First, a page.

FEMA rejects aid to Illinois after record-breaking floods this Summer

A man carries sandbags to reinforce the barrier he build to keep the flood water from reaching his house, Friday, July 14, 2017, in Gurnee, Ill. According to Illinois officials flooding in north of Chicago, and the damage is expected to worsen this weekend as water flows down rivers into the state from Wisconsin. (AP Photo/G-Jun Yam)

Videos by Rare

Videos by Rare

If your home was affected during this most recent summer’s record flooding, you’re not gonna be too happy with FEMA. On Monday, they announced that they will not be helping any victims of flooding in the Chicago area.

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Brock Long, an Administrator with the Federal Emergency Management Agency, wrote a letter to Illinois Governor Bruce Rauner explaining the agency’s reasoning for not helping with funding.

“Based on our review of all the information available, it has been determined that the damage from this event was not of such severity and magnitude as to be beyond the capabilities of the state, affected local governments, and voluntary agencies,” wrote Long.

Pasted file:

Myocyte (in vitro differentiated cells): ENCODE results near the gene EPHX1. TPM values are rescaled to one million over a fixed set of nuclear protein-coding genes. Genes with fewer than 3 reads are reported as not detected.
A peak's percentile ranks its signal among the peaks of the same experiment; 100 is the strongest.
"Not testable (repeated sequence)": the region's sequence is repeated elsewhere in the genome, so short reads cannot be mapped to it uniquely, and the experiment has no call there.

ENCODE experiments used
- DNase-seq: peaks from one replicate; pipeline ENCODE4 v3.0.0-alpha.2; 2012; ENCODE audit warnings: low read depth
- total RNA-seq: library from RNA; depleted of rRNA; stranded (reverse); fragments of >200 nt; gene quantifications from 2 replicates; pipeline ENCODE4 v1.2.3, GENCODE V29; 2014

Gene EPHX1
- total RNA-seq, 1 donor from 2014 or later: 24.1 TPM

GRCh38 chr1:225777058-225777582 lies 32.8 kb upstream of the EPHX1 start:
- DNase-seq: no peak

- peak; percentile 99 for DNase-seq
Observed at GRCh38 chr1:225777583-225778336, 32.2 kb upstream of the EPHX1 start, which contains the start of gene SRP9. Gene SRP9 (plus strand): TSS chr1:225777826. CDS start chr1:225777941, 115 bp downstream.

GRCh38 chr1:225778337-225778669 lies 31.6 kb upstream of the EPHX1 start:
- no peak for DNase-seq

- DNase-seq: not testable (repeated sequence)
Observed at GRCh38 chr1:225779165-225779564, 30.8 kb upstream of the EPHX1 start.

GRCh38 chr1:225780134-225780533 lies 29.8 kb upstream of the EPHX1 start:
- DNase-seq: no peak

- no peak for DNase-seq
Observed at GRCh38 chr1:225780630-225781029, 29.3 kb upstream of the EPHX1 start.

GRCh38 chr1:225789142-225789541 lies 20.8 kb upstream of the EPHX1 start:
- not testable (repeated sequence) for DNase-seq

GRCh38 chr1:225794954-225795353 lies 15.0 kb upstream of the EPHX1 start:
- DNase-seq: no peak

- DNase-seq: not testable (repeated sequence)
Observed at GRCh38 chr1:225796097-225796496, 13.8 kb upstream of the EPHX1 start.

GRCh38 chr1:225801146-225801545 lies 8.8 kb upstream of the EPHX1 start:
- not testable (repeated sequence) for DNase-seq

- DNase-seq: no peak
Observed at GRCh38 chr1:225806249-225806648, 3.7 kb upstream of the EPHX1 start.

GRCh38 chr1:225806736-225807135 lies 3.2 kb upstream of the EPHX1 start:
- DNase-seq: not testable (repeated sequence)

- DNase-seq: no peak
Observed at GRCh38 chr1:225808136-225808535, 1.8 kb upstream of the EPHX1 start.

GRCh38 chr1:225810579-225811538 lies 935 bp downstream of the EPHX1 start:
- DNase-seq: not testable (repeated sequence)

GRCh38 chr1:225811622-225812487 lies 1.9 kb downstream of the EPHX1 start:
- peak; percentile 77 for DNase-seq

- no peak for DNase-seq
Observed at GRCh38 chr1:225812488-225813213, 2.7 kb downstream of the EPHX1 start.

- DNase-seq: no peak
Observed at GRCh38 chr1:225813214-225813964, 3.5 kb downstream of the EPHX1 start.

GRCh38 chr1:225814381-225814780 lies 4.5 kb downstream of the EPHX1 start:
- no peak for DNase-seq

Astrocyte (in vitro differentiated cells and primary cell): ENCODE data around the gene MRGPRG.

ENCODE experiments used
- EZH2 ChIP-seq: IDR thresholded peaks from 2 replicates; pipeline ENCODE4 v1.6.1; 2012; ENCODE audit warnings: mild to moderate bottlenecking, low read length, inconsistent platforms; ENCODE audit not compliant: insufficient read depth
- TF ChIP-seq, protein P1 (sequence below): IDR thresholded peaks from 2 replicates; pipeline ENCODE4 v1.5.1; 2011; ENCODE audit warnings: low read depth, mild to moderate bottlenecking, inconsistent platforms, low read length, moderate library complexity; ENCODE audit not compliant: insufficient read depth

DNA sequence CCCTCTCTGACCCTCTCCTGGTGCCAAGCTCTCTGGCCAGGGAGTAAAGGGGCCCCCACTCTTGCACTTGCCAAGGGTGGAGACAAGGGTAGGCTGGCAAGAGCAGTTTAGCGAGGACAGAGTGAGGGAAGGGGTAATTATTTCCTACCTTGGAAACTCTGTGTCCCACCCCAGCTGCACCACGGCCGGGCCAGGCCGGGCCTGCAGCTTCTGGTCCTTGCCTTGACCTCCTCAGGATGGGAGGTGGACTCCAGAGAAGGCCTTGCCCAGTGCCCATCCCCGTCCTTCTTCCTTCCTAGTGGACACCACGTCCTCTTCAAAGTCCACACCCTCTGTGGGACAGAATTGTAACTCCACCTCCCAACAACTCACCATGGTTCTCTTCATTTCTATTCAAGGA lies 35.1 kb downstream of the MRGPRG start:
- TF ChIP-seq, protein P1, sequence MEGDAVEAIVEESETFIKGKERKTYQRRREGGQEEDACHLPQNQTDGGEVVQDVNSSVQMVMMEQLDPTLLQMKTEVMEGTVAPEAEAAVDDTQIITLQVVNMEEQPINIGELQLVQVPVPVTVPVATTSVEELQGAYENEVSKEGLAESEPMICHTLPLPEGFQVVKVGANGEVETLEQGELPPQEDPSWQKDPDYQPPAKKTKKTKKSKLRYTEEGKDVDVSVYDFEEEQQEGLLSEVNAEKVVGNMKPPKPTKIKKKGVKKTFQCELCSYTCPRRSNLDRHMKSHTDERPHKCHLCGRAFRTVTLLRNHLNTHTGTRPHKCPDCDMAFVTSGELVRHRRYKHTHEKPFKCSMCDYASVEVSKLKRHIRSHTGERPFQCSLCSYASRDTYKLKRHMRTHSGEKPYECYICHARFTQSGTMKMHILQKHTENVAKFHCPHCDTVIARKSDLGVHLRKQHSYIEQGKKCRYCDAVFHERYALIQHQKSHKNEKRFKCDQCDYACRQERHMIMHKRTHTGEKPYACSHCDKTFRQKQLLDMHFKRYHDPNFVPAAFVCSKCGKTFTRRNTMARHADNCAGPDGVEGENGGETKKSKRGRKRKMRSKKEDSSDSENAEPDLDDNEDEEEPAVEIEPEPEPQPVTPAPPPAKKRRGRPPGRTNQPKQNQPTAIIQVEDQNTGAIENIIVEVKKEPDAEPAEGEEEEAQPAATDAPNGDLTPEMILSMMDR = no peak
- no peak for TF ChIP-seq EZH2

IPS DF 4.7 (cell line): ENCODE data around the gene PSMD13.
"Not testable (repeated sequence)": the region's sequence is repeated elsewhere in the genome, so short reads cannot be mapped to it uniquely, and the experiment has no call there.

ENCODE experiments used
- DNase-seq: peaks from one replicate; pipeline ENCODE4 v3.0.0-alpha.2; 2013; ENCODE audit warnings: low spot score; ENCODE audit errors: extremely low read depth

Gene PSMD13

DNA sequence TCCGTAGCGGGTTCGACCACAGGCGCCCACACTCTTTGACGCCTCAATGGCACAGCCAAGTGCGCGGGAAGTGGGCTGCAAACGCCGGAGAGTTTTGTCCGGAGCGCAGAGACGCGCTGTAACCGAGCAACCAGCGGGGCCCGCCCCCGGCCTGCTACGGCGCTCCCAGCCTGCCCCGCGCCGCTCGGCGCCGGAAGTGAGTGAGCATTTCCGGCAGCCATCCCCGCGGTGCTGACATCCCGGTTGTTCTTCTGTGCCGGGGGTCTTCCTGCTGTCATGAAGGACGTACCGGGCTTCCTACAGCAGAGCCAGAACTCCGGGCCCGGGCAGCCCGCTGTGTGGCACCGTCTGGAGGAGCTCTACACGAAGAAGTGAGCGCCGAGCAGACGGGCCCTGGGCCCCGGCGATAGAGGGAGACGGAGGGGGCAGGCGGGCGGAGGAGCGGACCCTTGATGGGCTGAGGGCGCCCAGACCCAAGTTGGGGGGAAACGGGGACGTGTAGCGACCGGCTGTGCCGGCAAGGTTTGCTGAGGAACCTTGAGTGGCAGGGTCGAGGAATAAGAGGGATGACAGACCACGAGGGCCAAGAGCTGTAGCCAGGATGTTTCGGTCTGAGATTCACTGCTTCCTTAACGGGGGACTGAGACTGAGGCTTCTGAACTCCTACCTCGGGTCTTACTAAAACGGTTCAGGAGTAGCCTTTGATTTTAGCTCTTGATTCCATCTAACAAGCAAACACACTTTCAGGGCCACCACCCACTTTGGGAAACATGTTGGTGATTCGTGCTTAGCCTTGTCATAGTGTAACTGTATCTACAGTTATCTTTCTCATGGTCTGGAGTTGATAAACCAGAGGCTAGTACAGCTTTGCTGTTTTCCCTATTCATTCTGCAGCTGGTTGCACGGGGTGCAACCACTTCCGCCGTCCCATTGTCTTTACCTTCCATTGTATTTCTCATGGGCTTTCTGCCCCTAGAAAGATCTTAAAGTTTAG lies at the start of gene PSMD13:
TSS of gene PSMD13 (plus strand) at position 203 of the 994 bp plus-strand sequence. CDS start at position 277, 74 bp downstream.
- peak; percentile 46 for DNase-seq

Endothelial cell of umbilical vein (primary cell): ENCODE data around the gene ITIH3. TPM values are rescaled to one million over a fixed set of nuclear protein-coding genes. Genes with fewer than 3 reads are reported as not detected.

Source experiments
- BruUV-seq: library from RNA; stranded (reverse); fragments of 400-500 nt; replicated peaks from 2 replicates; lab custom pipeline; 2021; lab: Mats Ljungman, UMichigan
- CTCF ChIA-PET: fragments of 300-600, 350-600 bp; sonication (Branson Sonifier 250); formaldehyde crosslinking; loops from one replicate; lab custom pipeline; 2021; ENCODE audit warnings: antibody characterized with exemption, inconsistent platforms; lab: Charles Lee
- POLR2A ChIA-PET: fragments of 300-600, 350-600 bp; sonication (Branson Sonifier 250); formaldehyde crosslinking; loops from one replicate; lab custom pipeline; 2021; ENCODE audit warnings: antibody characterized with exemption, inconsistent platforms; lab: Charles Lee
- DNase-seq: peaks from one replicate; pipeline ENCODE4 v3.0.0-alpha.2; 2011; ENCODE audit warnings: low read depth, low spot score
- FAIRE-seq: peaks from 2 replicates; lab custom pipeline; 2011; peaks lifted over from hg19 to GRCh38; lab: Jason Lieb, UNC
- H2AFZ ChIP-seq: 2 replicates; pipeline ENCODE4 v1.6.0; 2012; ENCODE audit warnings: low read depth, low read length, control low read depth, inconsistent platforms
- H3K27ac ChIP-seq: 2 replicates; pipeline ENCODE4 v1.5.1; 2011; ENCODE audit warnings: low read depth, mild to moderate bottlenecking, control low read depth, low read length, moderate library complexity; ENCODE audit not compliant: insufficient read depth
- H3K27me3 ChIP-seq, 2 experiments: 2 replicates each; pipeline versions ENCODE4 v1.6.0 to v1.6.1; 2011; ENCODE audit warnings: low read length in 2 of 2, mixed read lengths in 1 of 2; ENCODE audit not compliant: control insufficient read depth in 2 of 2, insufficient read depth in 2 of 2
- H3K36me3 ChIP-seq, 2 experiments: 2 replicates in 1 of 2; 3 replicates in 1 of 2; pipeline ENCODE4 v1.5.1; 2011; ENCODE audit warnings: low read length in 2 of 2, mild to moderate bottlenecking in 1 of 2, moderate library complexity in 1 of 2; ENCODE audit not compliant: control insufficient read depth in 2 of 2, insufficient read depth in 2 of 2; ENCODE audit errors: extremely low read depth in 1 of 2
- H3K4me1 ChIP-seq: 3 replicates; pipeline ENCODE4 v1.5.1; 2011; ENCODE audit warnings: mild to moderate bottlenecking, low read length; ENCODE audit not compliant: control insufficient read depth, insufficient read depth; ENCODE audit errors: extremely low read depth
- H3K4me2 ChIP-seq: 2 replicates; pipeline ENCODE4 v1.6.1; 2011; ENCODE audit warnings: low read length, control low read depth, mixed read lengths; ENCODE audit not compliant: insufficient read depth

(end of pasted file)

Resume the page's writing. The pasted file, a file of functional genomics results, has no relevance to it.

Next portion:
Rauner had first asked for assistance on August 31st but the rejection was only delivered on Monday. The Trump Administration had already approved disaster relief in eleven counties in Wisconsin during flooding that occurred at the same time as the Illinois flooding.

According to the Chicago Tribune, 3,200 residencies were damaged in the flooding this summer and 244 of those suffering what’s considered “major damage.” The bulk of the damage experienced in Lake County.

While the FEMA rejection is not ideal, Rauner has some other ideas with regards to how to get funding. He is now appealing to the US Small Business Administration for low-interest loans to help victims in Cook, Lake, and McHenry counties.

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Considering the devastating tragedies from hurricanes this summer (primarily in Houston and Puerto Rico) and the wildfires that have plagued California and the West, FEMA has had to handle disaster relief in a variety of areas. Officials could not say if this has impacted the decision to deny relief in Illinois. Illinois is not expected to repeal this denial.

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